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Fr: Albatros de Buller
All : Bulleralbatros
Esp : Albatros de Buller
Ital : Albatro di Buller
Nd: Bullers Albatros
Sd: Vitpannad albatross


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Buller’s Albatross
Thalassarche bulleri

Procellariiforme Order – Diomedeidae Family

The Buller’s Albatross has restricted breeding range, and the highest concentration of breeding pairs is found in the Chatham Islands. This species is endemic to New Zealand where it appears relatively sedentary.
Its name pays tribute to the New Zealand ornithologist Walter Buller (1838-1906).

Length: 76-81 cm
Wingspan: 205-213 cm
Weight: 2400-3100 g

The upperparts are brownish-black on upperwing, scapulars and back, whereas the mantle is slightly paler. Rump and uppertail-coverts are white. Tail feathers are dark greyish.
The underparts are white. On the white underwing, we can see a broad black leading edge and a narrower black trailing edge. The wing tip is black too.

The adult has ashy brown to pale grey head and neck, paler on the upperside and silvery-white on crown and forehead.
The two-tone bill is black, with yellow upper and lower ridges, including the hooked tip. There is a narrow orange line at base of lower mandible. The gape is orange too, but often concealed.
The eyes are brown, with blackish loral area and eyebrow. There is a partial white eyering with white crescent around the rear of the eye.  
Legs and webbed feet are pale blue-grey and pale pinkish.
Both adults are similar.

The juvenile resembles adult, but it has slightly darker brownish-grey hood (head and neck), and duller, less contrasting crown. The bill is brownish to greyish-horn, with blackish tip.
The chick has white down overall, blackish bill and pale pink legs and feet.

The Buller’s Albatross has two subspecies, sometimes considered as separate species, with some differences in behaviour.
T.b. bulleri (here described) occurs on Solander and Snares Islands.  
T.b. platei is found on Three Kings and Chatham Islands. This one shows darker head and wider bill. It is named Pacific Albatross.

The Buller’s Albatross is marine and pelagic. It spends most time at sea and returns to land only for breeding.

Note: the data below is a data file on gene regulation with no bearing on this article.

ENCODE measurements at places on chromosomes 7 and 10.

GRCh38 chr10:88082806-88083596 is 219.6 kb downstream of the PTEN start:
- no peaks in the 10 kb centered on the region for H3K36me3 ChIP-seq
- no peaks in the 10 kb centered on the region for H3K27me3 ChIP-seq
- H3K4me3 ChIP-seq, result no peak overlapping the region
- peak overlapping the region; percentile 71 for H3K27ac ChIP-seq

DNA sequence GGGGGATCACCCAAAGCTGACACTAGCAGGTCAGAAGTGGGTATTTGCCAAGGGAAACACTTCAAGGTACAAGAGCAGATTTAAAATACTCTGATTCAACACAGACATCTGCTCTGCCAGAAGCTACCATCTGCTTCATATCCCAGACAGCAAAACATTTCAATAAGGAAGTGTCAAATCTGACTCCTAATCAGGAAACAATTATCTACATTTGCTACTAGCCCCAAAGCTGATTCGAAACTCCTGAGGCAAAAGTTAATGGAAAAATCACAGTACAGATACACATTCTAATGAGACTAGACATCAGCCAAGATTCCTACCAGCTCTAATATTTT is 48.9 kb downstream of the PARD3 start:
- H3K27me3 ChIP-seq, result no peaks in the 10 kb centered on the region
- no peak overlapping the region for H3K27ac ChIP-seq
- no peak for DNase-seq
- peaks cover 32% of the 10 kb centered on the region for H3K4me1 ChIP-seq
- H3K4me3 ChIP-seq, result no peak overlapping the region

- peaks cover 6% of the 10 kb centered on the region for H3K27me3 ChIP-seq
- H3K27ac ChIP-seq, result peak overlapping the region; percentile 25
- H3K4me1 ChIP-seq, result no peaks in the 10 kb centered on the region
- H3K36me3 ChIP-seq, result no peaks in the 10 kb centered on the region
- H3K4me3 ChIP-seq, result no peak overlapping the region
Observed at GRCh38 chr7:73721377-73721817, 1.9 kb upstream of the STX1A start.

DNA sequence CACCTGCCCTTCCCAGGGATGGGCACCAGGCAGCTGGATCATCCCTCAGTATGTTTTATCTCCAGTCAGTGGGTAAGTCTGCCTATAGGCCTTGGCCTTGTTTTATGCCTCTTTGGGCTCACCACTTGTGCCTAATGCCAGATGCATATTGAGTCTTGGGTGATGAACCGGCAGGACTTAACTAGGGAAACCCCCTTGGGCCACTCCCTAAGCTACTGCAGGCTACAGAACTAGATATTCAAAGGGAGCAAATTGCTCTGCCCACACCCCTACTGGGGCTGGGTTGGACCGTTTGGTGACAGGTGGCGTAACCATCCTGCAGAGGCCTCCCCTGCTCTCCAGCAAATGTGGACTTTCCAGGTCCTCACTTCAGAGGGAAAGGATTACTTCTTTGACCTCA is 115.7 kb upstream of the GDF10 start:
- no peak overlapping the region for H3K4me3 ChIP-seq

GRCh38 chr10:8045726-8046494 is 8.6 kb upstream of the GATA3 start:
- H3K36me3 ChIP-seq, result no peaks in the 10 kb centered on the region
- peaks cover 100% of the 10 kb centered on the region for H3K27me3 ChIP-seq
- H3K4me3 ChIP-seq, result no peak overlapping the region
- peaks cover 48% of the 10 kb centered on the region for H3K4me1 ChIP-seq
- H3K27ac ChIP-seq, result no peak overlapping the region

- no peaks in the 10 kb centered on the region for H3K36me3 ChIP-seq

Its breeding grounds are on remote islands. It nests on grassy slopes or among boulders, on grounds with sparse vegetation.
The nominate race nests under small forest trees of genus Olearia, a common tree in New Zealand.

The Buller’s Albatross produces several sounds such as groans, grunts and moans during displays, and performs the typical bill-clattering as well in displays as in threat behaviour.

The Buller’s Albatross feeds on cephalopods (squid), fish, krill, crustaceans and tunicates (Pyrosoma). It feeds by surface-seizing while floating. It may also perform shallow dives from air or from surface. Some records mention birds diving to 10 metres depth into swarms of Euphausiids at Snares Islands.
This species has been recorded following ships, and it feeds mainly during the day.

Like other Diomedeidae species, the Buller’s Albatross pairs for life. Most breeding birds arrive through December, usually mid-December, at breeding grounds, and males usually arrive first. They breed every year in loose colonies, and return to the same site.
Courtship displays are characteristic of albatrosses, and accompanied by calls and bill-clattering.

The Buller’s Albatross of nominate race “bulleri” is relatively sedentary, and only disperse to adjacent waters, and W to S Tasmania.
The race “platei” is more migratory and moves E across the South Pacific Ocean, to the west coast of South America, in the Humboldt Current, off Chile and Peru.

Take-off and landing are always difficult manoeuvres for an albatross. But once in the air, it glides along on stiff wings and can cover long distances. When it loses speed, it turns into the wind and rises again over the waves.

The breeding season starts in January for T.b. bulleri, and in October for T.b. platei.
The Buller’s Albatross forms loose colonies of less than 20 pairs, usually between 2 and 12 pairs. The nests are scattered on the ground among the sparse vegetation.
The nest is a pile of grass and mud, a truncated cone with a shallow depression at top.

The female lays a single egg, and both adults incubate during 72 days, with stints of several days. The white downy chick is fed by regurgitation by its parents. It fledges about 145 days after hatching. It will be sexually mature at 7-9 years old.
This species can live up to 30 years in wild.

The Buller’s Albatross is vulnerable to predation by introduced cats and rats, due to its ground-nesting behaviour. Other mammals such as rabbits, goats and pigs disturb and destroy the habitat.
This species, like numerous seabirds, is always threatened by long line fishing fleets, and ingestion of fishing hooks sometimes regurgitated to the chick which dies.  
Marine pollution and degradation of both marine and inland habitat may have long-term effects on the numbers of this species. The estimated annual breeding population is about 32 000 pairs throughout the range.
Currently, the Buller’s Albatross is evaluated as Near Threatened.